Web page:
was composing by his early teens at least. He next went to the Tobias Matthay
Pianoforte School where he studied with Cuthbert Whitemore and Matthay himself.
Following this he rapidly established himself as an accompanist and for an
intense period toured the world in the train of the likes of Madame Albani
and Dame Nellie Melba. During some concerts
for troops he met a violinist called Essie Faulkner and married her in about
1915. It was a highly successful marriage, ending
only with Craxton's death in 1971 (Essie died in 1977).
As well as providing him with six children Essie seems to have had
a naturally hospitable disposition and the Craxtons always found space under
their roof for many of the current students and protégés. Ronald
Kinloch Anderson, Alexander Kelly, Alan Richardson and Denis Matthews were
notable beneficiaries and I am assured that there were rarely fewer than
twenty people at the dinner table. Fortunately their houses, both pre- and
post-war, were large. Craxton died on 30 March 1885.
Craxton's work as a pianist did not stop with his new family commitments;
he continued to collaborate with some of the greatest soloists of the day
and to give piano recitals which were notable for the inclusion of much early
music in his own transcriptions. This activity petered out with old age but
he never entirely retired from the platform. However, after his marriage
his concert-giving was more home-based and teaching became central to his
life. He taught briefly at the Tobias Matthay Pianoforte School from 1914
and in 1919 took up a professorship at the Royal Academy of Music which was
to last till 1961; to the end of his life he continued to receive pupils
at his studio.
As a composer his first publication was Three Pieces for Pianoforte, op.1
(Bosworth 1911) and his last a group of easy pieces brought out by Curwen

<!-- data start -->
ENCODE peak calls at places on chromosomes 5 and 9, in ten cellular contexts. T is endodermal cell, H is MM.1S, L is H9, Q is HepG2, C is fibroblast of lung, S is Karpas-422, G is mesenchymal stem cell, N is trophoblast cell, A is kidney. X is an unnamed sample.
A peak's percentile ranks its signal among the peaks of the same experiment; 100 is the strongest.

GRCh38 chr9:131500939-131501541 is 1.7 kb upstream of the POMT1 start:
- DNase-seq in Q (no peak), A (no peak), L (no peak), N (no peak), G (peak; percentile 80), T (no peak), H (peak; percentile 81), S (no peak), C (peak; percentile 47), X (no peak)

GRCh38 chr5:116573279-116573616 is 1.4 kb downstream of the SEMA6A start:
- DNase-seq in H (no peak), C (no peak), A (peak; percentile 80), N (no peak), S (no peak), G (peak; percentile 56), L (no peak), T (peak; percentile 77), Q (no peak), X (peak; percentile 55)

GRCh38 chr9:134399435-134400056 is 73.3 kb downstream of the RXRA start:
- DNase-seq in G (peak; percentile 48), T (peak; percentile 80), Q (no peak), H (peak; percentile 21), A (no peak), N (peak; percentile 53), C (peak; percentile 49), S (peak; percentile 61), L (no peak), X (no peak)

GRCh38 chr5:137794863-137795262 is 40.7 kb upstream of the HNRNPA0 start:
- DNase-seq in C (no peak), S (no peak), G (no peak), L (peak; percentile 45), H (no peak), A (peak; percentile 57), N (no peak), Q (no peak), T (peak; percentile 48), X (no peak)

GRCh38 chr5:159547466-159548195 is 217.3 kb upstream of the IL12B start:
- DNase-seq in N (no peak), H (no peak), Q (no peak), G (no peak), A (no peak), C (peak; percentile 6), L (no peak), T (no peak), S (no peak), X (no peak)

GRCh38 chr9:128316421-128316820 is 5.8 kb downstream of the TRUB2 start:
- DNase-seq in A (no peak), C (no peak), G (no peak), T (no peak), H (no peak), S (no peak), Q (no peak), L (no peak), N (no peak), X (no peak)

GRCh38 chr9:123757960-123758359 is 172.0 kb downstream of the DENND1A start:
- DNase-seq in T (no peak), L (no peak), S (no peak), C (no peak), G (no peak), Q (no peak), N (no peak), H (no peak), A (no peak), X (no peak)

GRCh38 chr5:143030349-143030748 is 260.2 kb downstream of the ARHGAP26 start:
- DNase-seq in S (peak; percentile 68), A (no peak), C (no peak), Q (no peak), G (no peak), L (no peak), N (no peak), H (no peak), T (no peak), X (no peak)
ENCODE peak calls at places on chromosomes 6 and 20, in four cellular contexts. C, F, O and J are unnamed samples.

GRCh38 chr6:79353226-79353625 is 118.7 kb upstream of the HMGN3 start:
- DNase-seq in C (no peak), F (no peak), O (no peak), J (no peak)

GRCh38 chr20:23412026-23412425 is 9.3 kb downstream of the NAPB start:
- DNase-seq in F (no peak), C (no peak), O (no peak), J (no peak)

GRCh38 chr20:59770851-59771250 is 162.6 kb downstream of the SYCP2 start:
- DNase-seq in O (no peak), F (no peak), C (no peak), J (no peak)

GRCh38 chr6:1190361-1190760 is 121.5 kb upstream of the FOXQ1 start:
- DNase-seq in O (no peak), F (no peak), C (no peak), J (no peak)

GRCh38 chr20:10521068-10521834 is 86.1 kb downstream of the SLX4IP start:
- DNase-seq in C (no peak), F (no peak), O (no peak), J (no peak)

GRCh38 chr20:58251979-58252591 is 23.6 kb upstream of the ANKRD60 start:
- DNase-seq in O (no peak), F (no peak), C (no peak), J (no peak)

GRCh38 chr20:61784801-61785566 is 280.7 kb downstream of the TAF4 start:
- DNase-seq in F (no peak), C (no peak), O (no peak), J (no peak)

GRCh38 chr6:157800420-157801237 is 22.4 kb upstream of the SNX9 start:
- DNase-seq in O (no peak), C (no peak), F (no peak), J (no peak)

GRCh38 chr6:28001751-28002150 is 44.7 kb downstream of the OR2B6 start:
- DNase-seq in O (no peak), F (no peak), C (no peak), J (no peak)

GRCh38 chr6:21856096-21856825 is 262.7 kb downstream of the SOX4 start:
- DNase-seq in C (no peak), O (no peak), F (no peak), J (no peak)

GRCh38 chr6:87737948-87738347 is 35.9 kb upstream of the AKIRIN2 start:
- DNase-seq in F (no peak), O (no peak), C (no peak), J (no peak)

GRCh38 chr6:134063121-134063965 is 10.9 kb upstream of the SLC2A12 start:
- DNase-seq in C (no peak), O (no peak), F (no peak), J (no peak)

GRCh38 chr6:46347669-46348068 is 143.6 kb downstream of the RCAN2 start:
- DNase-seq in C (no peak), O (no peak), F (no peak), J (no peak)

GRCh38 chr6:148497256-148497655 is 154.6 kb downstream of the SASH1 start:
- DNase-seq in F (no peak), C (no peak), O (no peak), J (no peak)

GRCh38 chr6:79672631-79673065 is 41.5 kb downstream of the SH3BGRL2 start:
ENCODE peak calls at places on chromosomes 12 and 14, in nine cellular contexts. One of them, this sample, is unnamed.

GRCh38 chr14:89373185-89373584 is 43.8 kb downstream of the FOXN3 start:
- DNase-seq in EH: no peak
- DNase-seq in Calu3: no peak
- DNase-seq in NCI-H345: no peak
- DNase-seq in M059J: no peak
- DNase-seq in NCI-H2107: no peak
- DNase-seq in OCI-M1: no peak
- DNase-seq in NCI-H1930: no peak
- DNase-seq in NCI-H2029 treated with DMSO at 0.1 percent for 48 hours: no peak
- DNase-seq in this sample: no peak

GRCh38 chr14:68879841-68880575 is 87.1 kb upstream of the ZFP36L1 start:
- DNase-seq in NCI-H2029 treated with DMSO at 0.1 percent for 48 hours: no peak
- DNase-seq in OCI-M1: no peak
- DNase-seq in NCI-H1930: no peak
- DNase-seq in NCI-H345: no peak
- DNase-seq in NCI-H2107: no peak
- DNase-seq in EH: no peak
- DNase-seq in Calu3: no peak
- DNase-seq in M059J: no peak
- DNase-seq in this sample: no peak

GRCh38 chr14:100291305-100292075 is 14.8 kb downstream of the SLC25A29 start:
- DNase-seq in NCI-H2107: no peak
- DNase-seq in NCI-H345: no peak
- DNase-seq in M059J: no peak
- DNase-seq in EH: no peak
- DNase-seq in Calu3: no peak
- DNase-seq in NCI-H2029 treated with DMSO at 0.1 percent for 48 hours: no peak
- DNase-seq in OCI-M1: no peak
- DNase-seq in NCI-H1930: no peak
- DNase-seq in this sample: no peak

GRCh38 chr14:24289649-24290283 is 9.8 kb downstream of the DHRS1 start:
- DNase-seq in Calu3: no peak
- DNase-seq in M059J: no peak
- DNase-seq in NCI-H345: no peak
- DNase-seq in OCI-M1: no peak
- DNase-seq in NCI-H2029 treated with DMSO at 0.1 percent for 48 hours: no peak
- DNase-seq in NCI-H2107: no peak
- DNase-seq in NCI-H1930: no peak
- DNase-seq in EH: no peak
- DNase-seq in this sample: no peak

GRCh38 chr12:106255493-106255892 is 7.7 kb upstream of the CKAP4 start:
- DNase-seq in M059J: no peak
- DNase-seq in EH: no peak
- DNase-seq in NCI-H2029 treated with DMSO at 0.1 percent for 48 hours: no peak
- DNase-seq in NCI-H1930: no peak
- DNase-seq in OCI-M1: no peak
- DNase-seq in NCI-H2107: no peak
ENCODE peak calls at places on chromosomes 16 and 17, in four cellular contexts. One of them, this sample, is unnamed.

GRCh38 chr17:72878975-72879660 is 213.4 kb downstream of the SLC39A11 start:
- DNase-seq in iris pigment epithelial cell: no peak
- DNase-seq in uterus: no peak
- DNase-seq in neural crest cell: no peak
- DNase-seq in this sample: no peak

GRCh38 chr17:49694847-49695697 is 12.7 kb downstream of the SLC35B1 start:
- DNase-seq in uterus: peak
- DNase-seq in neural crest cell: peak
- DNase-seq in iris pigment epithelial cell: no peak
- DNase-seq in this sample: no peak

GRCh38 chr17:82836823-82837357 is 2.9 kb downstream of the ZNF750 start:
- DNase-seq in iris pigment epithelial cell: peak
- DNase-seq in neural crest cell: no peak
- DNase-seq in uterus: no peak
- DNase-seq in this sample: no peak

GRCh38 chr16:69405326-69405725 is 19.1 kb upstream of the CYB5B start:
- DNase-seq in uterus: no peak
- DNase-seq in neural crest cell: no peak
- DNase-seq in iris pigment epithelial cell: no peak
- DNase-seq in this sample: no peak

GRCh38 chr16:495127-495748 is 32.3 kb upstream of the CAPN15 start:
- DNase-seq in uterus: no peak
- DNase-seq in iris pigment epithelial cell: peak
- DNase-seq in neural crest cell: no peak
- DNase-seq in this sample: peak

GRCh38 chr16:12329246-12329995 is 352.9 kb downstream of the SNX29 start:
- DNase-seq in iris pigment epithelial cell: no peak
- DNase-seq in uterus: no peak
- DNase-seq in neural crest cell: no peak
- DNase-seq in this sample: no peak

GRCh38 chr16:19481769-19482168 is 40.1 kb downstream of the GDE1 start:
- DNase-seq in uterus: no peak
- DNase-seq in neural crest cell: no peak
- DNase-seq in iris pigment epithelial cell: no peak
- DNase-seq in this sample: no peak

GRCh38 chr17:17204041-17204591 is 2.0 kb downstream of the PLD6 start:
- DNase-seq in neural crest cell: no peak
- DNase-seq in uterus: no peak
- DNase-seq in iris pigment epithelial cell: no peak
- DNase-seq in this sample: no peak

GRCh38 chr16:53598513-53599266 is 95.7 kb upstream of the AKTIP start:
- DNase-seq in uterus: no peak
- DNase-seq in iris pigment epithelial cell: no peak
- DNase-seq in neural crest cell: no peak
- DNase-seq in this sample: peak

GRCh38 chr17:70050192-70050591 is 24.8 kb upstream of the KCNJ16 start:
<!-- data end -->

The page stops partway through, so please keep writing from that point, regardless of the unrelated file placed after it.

in 1961. His activity falls into a number of quite clear phases. Up till
about 1917 he wrote fairly copiously in a romantic vein close to that of
fellow-Matthay pupils such as Bowen and Swinstead. While not usually virtuosic
this music is clearly intended for concert use. Not much of it was published.
The Woodland Lullaby (J. Williams 1917) is one of the best and is
most effectively laid out for the piano, while the simplicity of A Shepherdess
in Porcelain, from the same year, points the way to his next phase.
During this period he was also fairly prolific as a song-writer, publishing
12 songs between 1914 and 1919 (several others remain in manuscript). Dame
Nellie Melba does not seem to have deigned to sing any of them, but Dame
Clara Butt, her husband Kennerley Rumford, Carrie Tubb and John McCormack
all did (the latter recorded Mavis). Most are in the vein of the popular
ballads of their day, outrageously so in the case of Oh! To see the Cabin
Smoke (Dame Clara must have loved it), though their melodies are always
fresh and well-constructed. Others, notably Hearts in Love with its
delicate alternation of major and minor, Shepherd Love and the dignified
R. L. Stevenson setting A Requiem belong to the same world as contemporary